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What is a tensor

  1. Aug 7, 2004 #1
    Can someone give me a dummies definition of what a tensor basically is and what its applications are? Thanks
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  3. Aug 7, 2004 #2


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  4. Aug 8, 2004 #3
  5. Aug 8, 2004 #4
    can someone give me an example of an applied problem where it would be necessary to use a tensor to find a solution? I still really don't see why tensors would be useful
  6. Aug 9, 2004 #5
  7. Aug 9, 2004 #6


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    i am going to go out on a limb here and try a very elementary explanation. Fortunately there are plenty of knowledgeable people here to correct my mistakes.

    A first order tensor is a vector, i.e. it is something linear, like a linear polynomial

    say ax+by + cz.

    A second order tensor is something that is bilinear, like a degree two polynomial

    say ax^2 + by^2 + cZ^2 + dxy + exz + fyz.

    And so on.

    Given a function like f(x,yz), we can re - expand it as a Taylor series about each point, and pick off the linear term, thus assigning to each point a linear polynomial, i.e. a vector field.

    On the other hand we could assign the second derivative, i.e. the second order term of the Taylor series at each point, thus obtaining a second degree tensor field.

    and so on.

    Hence any problem that requires second derivatives (or higher) for its solution is essentially one that uses tensors, i.e. multilinear as opposed to linear objects.

    Curvature is such a concept, and curvature is an intrinsic part of the theory of relativity, since mass produces curvature in space time.

    Ok, I drop out here and ask for help from the experts.
  8. Aug 10, 2004 #7
  9. Aug 10, 2004 #8


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    pmb phy, With all respect, I think you may be misunderstanding what you have seen.

    For instance on the first page of the site you just referred us to, equation (1) displays the "metric tensor" in exactly the form I gave for a second order (or rank) tensor, namely it has an expression as a homogeneous polynomial of degree 2.

    Later on, this same site describes a zero rank tensor as a scalar valued function that keeps the same value when coordinates are changed, and a first order tensor as one which transforms by the usual first order chain rule, when coordinates are changed, and a second order tensor as one which transforms by the chain rule for second derivatives when coordinates are changed, etc...

    Perhaps the confusion is that I was referring to the appearance of a (symmetric) tensor in a given coordinate system, and your sources emphasize the way these representations change, under change of coordinates.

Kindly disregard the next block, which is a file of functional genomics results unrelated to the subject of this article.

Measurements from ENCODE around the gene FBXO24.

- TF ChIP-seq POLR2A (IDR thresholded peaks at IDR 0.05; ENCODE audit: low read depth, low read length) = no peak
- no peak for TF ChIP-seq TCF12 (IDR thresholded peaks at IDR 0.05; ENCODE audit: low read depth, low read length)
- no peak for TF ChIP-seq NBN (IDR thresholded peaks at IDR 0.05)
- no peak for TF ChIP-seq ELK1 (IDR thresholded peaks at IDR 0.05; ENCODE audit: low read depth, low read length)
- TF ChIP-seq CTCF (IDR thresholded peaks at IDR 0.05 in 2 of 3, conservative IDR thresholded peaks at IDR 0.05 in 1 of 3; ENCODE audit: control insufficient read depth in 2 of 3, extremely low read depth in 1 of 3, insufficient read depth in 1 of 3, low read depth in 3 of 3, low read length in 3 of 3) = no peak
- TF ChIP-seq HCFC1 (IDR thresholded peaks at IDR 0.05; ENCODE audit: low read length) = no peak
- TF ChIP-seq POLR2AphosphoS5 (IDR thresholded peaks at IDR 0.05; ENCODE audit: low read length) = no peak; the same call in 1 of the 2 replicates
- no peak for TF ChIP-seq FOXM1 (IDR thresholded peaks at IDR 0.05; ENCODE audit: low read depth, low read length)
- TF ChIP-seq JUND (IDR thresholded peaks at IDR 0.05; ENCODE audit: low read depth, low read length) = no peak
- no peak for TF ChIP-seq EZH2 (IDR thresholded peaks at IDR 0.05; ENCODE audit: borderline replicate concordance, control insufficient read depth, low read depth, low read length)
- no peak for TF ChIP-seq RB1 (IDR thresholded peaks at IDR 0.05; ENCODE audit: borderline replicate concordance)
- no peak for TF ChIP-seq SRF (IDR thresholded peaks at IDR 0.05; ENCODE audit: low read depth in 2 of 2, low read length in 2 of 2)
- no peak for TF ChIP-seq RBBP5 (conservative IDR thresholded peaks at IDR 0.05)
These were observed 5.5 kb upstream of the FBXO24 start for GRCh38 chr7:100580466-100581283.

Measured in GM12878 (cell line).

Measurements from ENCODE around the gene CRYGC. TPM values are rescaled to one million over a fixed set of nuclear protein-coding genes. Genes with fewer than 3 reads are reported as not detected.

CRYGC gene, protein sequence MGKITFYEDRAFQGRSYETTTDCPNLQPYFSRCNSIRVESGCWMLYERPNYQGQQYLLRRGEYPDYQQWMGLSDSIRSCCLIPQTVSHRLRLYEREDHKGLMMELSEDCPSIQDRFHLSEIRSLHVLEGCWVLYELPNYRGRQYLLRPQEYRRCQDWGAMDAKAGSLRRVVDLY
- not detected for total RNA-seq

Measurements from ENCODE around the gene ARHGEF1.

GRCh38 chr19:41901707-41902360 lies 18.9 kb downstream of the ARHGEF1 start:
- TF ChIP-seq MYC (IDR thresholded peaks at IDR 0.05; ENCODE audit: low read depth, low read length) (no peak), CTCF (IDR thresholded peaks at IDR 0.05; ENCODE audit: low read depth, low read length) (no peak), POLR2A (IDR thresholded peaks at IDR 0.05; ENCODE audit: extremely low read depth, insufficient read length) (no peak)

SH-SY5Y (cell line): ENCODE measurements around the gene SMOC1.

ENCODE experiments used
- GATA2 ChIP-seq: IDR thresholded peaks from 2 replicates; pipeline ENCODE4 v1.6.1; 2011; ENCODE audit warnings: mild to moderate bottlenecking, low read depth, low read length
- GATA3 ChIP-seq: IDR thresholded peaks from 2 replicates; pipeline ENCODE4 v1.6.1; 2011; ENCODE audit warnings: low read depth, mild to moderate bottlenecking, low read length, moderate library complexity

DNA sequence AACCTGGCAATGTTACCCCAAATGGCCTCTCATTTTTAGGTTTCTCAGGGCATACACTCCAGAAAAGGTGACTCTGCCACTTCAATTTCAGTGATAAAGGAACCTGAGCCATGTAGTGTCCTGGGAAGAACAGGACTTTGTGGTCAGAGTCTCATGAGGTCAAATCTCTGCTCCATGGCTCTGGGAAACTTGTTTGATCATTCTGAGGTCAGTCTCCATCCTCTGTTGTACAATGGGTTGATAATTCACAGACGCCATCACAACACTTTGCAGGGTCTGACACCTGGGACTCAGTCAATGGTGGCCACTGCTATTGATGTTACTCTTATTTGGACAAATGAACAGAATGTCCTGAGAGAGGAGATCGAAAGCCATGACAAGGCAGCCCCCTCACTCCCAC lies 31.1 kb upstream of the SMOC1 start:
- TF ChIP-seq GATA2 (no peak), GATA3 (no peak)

Unfortunately many sources emphasize the appearance or representation of tensors rather then their conceptual meaning. The essential content of a tensor (at a point) is its multilinearity.

    Globalizing them, leads to a family or "field" of such objects at different points, and then to the necessity of changing coordinates, at which point the way in which they change appearance under coordinate change becomes of interest.

    It seems odd to me at least to define them this way however. On the other hand, you are right that some features of tensors, or even vectors, are invisible except when one changes coordinates.

    E.g. a vector and a covector at a point both look like an n tuple of numbers, but when you change coordinates one changes by the transpose of the matrix changing the other.

    Of course conceptually they differ even at a point, as one is a tangent vector and one is a linear form acting on tangent vectors.

    Do you buy any of this?
  10. Aug 10, 2004 #9
    Equation 1 contains the components is the metric tensor. The components in that particular case were all zero except for g11 and g2 which equal 1.

    I think you're confusing the tensor with the expression the components of the tensor appears in. A general tensor is a geometric object which is linear function of its variables which maps into scalars. For example: Let g be the metric tensor. Its a function of two vectors. The boldface notation represents the tensor itself and not components in a particular coordinate system. An example of this would be the magnitude of a vector.

    [tex]A^2 = \boldf g \left \boldf A, \boldf B \right[/tex]

    When you represent the vector in a basis and using the linearlity of the tensor then you get the usual expression in terms of components.

    There are two ways of looking at tensors. I've been meaning to make a new web page to emphasize the geometric meaning but am unable to do so at this time. Plus I'm still thinking of the best way to do that.

    The terms "covariant" and "contravariant" can have different meanings in the same context depending on their usage. For example: A little mentioned notion is that a single vector can have covariant and contravariant components. For details please see


    Some of it.

  11. Aug 10, 2004 #10


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    Pete, let me try again. we may be getting closer together here.